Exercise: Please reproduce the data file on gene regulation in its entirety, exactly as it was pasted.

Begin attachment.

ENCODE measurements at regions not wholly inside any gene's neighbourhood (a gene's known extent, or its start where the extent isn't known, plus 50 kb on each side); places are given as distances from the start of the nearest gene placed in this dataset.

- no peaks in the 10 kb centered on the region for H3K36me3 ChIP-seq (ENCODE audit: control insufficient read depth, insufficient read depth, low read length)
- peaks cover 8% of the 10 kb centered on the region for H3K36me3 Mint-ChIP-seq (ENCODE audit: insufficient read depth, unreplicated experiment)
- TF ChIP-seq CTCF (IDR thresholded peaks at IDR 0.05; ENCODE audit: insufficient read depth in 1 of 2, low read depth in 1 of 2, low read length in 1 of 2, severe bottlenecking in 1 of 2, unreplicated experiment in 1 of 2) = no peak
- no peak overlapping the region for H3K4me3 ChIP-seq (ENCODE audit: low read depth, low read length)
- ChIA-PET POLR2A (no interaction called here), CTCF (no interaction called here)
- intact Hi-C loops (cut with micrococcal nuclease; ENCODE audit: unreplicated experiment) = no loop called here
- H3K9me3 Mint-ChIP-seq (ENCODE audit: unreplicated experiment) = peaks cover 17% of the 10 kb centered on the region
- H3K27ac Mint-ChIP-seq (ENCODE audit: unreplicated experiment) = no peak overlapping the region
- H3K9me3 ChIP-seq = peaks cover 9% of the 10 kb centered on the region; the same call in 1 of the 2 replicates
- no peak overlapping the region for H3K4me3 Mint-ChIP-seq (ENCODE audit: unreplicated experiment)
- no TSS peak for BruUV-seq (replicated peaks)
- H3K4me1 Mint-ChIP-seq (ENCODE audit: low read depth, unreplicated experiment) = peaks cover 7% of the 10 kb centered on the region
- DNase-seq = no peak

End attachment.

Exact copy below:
ENCODE measurements at regions not wholly inside any gene's neighbourhood (a gene's known extent, or its start where the extent isn't known, plus 50 kb on each side); places are given as distances from the start of the nearest gene placed in this dataset.

- no peaks in the 10 kb centered on the region for H3K36me3 ChIP-seq (ENCODE audit: control insufficient read depth, insufficient read depth, low read length)
- peaks cover 8% of the 10 kb centered on the region for H3K36me3 Mint-ChIP-seq (ENCODE audit: insufficient read depth, unreplicated experiment)
- TF ChIP-seq CTCF (IDR thresholded peaks at IDR 0.05; ENCODE audit: insufficient read depth in 1 of 2, low read depth in 1 of 2, low read length in 1 of 2, severe bottlenecking in 1 of 2, unreplicated experiment in 1 of 2) = no peak
- no peak overlapping the region for H3K4me3 ChIP-seq (ENCODE audit: low read depth, low read length)
- ChIA-PET POLR2A (no interaction called here), CTCF (no interaction called here)
- intact Hi-C loops (cut with micrococcal nuclease; ENCODE audit: unreplicated experiment) = no loop called here
- H3K9me3 Mint-ChIP-seq (ENCODE audit: unreplicated experiment) = peaks cover 17% of the 10 kb centered on the region
- H3K27ac Mint-ChIP-seq (ENCODE audit: unreplicated experiment) = no peak overlapping the region
- H3K9me3 ChIP-seq = peaks cover 9% of the 10 kb centered on the region; the same call in 1 of the 2 replicates
- no peak overlapping the region for H3K4me3 Mint-ChIP-seq (ENCODE audit: unreplicated experiment)
- no TSS peak for BruUV-seq (replicated peaks)
- H3K4me1 Mint-ChIP-seq (ENCODE audit: low read depth, unreplicated experiment) = peaks cover 7% of the 10 kb centered on the region
- DNase-seq = no peak